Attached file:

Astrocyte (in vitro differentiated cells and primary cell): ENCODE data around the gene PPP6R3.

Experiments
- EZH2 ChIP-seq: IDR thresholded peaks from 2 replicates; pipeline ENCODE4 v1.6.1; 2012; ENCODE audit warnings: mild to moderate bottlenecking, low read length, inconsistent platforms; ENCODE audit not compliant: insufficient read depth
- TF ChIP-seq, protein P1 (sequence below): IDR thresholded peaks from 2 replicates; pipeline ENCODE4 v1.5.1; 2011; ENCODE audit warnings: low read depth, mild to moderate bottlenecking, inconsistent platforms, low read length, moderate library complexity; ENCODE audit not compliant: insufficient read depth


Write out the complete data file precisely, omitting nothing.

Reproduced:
Astrocyte (in vitro differentiated cells and primary cell): ENCODE data around the gene PPP6R3.

Experiments
- EZH2 ChIP-seq: IDR thresholded peaks from 2 replicates; pipeline ENCODE4 v1.6.1; 2012; ENCODE audit warnings: mild to moderate bottlenecking, low read length, inconsistent platforms; ENCODE audit not compliant: insufficient read depth
- TF ChIP-seq, protein P1 (sequence below): IDR thresholded peaks from 2 replicates; pipeline ENCODE4 v1.5.1; 2011; ENCODE audit warnings: low read depth, mild to moderate bottlenecking, inconsistent platforms, low read length, moderate library complexity; ENCODE audit not compliant: insufficient read depth